Yeshivas and No Secular Studies, the Tragedy for Jews and Democracy

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Originally published in The Forward.

Susan Lerner and Esther Fuchs

May 29, 2019

Yeshivas Aren’t Teaching Secular Studies. It’s A Shonda For The Jews And Democracy.

Over generations, no matter their religious practice, Jews have shared a commitment to educating their children. In New York, the government has set the standards for that education and taken the legal responsibility to ensure that every child in every school, whether public, private or religious, receives an education that meets those standards. And yet, we find ourselves in an extraordinary situation, where rabbis in some of our most vulnerable communities have chosen to deny children the secular education they are entitled to and relegate them to a life of poverty and dependency. It is even more disheartening that our elected officials have chosen to be complicit in this disgrace.

For decades, yeshivas have received millions — if not hundreds of millions — of tax dollars from New York State lawmakers for transportation, security, lunch, textbooks, and even academic intervention services. Some yeshivas cover as much as two-thirds of their budget with public funds

Yet, we have little to no accountability for that money, even as certain Ultra-Orthodox leaders openly flout state law which requires all nonpublic schools to provide an education that is “at least substantially equivalent” to public schools. That’s because lawmakers have historically prioritized politically powerful voting blocks ahead of student wellbeing, and they’re doing it on our dime.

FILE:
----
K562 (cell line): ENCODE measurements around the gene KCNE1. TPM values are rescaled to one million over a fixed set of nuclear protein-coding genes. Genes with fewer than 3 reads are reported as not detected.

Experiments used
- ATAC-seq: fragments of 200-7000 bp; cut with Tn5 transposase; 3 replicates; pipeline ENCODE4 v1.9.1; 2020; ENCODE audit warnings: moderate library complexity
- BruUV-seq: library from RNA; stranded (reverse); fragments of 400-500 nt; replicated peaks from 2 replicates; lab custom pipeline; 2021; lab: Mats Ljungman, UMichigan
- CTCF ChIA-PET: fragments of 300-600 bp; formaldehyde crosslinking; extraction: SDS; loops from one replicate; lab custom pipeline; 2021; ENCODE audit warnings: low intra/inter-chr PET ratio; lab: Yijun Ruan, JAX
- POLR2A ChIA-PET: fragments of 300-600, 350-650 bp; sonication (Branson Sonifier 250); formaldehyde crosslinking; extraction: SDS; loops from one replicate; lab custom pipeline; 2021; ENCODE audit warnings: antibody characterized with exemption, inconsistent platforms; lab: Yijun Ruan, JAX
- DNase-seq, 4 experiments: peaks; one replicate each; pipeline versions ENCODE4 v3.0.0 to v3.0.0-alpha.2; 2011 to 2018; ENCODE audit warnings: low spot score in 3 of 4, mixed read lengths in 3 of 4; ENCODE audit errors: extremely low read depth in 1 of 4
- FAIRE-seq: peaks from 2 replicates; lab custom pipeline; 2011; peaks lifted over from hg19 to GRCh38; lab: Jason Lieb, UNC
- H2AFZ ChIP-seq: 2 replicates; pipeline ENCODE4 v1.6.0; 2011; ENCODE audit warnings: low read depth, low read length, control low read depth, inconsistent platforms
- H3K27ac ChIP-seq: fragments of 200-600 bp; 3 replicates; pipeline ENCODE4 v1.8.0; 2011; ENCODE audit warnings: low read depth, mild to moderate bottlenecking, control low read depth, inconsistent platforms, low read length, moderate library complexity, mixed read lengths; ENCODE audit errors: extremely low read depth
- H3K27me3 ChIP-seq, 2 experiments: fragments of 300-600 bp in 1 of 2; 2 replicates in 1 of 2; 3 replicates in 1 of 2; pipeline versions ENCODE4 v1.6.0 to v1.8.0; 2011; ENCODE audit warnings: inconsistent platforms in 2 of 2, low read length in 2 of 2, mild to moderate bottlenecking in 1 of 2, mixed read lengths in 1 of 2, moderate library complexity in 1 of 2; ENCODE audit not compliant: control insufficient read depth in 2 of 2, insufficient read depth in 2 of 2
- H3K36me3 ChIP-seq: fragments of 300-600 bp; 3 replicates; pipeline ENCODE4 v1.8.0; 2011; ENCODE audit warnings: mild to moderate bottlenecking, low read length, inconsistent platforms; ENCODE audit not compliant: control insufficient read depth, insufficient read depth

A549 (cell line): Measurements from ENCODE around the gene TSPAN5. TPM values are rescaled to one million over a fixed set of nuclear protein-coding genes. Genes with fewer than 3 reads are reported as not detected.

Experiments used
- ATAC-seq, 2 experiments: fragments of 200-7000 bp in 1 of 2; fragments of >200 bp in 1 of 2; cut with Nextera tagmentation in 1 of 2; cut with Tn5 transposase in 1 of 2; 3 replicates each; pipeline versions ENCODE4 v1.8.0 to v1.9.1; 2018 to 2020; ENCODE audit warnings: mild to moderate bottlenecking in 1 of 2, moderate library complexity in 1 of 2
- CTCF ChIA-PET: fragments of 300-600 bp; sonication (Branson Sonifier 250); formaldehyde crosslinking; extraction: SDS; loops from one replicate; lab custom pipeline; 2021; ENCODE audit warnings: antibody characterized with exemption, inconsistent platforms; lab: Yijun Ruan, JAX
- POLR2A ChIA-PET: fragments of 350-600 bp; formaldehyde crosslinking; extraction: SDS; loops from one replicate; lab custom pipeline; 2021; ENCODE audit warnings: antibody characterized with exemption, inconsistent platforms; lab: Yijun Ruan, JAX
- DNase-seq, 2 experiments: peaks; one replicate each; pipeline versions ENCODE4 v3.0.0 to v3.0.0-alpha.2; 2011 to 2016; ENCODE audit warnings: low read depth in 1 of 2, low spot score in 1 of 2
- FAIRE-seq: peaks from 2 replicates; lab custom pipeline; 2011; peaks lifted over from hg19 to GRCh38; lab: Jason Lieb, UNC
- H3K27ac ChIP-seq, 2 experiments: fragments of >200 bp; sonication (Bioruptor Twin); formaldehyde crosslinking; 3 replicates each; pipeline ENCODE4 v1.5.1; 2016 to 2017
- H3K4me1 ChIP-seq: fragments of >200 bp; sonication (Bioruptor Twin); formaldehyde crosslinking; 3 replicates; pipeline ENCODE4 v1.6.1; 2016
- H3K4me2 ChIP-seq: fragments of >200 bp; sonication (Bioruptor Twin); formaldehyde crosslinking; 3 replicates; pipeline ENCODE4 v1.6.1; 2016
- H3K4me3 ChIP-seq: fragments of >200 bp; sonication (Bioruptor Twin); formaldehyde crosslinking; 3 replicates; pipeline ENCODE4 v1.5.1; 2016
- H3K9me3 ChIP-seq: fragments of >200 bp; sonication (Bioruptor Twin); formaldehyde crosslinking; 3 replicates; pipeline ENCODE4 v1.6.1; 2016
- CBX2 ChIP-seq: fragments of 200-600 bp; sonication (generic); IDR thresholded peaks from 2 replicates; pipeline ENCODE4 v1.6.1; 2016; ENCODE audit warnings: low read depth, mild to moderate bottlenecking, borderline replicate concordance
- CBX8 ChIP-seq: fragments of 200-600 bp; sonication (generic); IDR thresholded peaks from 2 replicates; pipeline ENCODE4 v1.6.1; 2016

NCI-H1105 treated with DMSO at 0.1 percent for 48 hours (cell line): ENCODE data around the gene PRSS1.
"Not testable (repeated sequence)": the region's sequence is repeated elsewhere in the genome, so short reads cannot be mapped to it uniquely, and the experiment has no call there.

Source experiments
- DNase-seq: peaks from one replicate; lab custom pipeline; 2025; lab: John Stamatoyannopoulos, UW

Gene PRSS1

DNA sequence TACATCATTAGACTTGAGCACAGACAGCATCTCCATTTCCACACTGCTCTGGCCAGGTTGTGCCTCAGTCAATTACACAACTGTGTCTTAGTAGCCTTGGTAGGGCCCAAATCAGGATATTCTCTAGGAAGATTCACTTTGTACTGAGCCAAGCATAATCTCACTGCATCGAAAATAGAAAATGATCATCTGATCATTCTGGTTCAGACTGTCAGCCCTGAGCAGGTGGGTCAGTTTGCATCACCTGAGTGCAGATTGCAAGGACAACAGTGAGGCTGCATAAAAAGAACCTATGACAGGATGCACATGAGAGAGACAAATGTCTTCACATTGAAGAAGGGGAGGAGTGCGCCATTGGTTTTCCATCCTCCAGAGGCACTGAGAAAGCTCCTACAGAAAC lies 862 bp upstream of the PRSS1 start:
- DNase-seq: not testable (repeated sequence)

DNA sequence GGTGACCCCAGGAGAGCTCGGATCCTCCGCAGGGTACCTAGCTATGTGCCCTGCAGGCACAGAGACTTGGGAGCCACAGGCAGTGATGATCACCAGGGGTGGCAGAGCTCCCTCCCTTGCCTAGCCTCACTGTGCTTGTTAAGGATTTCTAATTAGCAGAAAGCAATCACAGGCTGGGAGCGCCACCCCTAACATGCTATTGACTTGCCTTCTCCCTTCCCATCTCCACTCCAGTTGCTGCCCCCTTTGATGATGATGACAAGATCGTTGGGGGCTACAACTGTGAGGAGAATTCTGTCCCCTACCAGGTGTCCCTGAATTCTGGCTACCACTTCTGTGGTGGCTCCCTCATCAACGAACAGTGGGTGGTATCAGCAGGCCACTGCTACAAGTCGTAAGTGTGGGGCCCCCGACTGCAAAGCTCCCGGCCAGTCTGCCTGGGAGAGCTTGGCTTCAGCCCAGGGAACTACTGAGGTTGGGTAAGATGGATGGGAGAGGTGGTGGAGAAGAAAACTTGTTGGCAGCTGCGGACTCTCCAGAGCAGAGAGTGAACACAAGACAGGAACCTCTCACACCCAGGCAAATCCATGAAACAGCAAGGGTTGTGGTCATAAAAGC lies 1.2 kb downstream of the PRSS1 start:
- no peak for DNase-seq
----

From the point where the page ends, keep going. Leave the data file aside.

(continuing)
The fact is we have no idea if these schools are even in compliance with state educational requirements to teach secular studies, but we have reason to suspect that they’re not. According to a report commissioned by Young Advocates for Fair Education (YAFFED) in 2017, Hasidic boys receive only 90 minute or less of secular instruction a day in elementary school, and none in high school. This leaves them unable to read and write in English, perform basic math, or understand the science behind vaccines.